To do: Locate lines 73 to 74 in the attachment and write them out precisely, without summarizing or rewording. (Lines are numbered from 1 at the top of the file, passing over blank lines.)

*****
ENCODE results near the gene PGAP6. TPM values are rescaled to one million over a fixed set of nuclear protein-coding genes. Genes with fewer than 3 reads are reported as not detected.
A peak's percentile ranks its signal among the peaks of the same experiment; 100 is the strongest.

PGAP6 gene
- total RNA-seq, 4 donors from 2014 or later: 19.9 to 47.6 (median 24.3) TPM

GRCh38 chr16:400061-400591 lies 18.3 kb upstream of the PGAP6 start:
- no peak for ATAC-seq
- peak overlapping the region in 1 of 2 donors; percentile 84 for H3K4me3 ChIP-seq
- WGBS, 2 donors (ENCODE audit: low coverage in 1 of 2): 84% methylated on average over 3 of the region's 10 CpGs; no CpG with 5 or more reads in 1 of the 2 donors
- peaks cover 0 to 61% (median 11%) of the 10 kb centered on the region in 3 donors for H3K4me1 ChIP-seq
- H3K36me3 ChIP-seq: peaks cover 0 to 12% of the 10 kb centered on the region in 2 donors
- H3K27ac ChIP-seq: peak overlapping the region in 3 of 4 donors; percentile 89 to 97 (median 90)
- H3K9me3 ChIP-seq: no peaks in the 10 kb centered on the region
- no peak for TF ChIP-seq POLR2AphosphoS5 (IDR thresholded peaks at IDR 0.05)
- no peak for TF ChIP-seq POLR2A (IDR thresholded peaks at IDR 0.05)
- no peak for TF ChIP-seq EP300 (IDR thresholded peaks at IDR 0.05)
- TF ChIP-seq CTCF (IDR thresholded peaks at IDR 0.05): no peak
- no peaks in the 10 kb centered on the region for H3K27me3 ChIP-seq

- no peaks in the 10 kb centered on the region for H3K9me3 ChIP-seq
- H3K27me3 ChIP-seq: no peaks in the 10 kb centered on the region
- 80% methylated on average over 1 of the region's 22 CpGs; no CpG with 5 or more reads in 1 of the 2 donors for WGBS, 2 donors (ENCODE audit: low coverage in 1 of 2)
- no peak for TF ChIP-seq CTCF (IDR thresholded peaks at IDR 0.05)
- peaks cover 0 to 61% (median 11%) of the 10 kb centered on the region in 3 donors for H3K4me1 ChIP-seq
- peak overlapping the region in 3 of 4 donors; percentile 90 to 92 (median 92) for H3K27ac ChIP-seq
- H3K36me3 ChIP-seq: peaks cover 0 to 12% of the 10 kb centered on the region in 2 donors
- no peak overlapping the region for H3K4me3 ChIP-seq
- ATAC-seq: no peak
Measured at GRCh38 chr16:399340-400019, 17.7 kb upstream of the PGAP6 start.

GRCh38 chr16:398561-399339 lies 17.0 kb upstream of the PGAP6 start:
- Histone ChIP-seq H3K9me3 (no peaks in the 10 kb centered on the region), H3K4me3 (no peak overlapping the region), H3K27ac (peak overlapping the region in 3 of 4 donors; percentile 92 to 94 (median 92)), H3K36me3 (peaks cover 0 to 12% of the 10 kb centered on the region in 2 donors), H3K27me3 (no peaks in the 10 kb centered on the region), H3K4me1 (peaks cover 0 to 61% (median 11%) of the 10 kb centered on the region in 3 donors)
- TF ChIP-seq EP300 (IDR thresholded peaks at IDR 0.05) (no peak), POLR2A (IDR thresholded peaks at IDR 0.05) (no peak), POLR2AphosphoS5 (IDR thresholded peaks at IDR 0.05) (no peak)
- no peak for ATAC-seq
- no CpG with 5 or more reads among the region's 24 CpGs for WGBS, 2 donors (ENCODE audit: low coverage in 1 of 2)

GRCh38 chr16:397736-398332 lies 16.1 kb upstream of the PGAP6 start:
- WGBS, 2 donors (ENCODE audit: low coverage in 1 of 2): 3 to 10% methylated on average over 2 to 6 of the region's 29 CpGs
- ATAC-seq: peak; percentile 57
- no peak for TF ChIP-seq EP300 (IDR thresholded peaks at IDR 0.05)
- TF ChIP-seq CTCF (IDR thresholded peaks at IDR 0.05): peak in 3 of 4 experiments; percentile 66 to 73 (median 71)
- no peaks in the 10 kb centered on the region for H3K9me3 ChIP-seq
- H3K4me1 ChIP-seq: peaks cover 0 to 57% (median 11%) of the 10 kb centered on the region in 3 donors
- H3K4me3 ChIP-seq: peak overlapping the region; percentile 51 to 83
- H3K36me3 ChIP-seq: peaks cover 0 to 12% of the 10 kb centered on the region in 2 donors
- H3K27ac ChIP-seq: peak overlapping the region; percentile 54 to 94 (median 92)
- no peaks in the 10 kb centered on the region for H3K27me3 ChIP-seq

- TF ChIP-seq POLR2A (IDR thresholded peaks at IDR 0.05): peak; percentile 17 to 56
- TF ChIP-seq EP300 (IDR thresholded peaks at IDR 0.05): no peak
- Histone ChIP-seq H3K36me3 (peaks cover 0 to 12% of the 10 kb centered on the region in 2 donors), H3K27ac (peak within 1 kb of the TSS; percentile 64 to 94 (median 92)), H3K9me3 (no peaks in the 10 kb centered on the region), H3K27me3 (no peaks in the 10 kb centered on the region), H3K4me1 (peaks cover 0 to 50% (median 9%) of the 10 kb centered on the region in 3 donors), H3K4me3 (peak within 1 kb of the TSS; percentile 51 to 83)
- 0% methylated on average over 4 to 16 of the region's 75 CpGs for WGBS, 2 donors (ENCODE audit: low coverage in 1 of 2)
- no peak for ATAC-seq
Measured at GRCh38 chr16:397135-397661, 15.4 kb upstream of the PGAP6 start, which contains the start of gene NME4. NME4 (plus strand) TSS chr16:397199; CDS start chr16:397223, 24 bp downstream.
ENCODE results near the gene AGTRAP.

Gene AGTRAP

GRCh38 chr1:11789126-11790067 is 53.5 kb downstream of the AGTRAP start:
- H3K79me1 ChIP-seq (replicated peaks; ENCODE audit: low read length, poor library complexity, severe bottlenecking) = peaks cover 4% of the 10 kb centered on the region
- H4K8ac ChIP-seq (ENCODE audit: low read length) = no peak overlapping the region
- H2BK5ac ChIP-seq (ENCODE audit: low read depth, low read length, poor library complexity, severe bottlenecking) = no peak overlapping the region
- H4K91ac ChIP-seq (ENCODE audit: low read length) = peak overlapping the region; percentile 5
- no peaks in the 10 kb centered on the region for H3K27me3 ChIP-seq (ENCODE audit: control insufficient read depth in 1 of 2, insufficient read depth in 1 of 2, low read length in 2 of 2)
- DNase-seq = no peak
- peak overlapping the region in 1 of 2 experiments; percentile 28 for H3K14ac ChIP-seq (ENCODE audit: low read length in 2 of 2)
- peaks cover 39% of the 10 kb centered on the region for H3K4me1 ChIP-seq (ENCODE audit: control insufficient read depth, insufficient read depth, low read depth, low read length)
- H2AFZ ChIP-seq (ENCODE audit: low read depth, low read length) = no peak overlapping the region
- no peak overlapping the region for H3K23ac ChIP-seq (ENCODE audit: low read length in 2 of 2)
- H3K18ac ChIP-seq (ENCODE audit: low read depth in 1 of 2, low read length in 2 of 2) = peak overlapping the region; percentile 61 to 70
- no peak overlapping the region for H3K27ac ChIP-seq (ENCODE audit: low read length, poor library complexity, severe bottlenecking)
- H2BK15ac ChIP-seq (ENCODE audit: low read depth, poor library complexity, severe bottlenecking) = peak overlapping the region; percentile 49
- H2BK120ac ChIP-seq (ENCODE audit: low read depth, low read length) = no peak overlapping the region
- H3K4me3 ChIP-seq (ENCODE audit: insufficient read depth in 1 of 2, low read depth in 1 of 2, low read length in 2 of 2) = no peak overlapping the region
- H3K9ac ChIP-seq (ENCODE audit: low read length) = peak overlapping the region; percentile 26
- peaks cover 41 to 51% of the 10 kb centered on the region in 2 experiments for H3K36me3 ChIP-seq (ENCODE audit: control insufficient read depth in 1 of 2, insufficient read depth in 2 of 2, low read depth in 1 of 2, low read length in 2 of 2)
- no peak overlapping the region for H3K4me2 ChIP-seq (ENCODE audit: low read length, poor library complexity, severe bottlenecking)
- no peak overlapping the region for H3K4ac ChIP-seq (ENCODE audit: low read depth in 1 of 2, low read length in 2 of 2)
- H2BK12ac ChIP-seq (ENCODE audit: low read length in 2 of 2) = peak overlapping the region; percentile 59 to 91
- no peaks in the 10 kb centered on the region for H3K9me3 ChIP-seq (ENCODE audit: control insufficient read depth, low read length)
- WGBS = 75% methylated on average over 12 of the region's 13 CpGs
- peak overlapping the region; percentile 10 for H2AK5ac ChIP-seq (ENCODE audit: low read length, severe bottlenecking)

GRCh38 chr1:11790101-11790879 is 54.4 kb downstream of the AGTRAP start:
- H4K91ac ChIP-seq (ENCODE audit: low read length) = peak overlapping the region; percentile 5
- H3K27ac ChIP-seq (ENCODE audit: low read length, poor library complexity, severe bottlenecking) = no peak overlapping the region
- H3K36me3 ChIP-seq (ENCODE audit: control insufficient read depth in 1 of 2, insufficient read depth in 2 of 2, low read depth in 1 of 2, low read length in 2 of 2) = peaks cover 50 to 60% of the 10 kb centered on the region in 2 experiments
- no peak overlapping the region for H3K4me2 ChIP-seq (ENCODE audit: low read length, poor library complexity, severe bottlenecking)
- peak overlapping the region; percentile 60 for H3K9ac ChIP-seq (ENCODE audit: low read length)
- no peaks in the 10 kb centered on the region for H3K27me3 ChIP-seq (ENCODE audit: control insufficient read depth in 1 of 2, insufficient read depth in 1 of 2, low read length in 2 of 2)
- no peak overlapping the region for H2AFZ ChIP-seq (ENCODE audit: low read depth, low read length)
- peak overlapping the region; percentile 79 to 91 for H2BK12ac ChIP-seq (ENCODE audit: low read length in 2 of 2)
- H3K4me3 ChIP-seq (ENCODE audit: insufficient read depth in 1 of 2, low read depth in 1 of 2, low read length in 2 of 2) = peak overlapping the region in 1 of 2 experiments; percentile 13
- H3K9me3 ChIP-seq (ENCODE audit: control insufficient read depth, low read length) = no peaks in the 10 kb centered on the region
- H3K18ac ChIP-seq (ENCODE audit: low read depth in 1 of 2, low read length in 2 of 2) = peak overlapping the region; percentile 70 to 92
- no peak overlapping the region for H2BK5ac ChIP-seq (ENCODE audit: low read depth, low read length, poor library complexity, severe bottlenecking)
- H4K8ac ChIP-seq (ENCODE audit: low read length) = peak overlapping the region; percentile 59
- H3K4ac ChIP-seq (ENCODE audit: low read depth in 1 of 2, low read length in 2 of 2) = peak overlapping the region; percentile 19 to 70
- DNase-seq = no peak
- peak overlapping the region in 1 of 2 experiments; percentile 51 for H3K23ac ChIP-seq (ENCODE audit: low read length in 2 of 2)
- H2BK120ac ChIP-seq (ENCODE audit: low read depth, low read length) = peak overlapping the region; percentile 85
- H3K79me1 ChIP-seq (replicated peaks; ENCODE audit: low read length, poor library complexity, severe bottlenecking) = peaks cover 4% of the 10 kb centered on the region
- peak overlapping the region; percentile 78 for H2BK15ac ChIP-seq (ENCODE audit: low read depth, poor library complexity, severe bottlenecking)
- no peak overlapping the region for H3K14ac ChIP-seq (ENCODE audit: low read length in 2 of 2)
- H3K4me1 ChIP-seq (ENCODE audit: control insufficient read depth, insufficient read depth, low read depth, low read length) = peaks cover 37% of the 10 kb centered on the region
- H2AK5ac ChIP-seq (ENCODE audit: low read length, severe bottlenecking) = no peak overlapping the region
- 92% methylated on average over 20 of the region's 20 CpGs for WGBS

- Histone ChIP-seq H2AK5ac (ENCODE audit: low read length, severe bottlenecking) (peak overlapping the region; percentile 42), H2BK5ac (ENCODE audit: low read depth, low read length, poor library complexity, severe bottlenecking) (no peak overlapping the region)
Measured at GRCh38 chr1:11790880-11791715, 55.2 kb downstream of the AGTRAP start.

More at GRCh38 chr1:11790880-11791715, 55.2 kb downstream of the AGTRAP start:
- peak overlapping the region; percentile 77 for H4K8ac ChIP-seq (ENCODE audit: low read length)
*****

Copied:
- no peaks in the 10 kb centered on the region for H3K9me3 ChIP-seq (ENCODE audit: control insufficient read depth, low read length)
- WGBS = 75% methylated on average over 12 of the region's 13 CpGs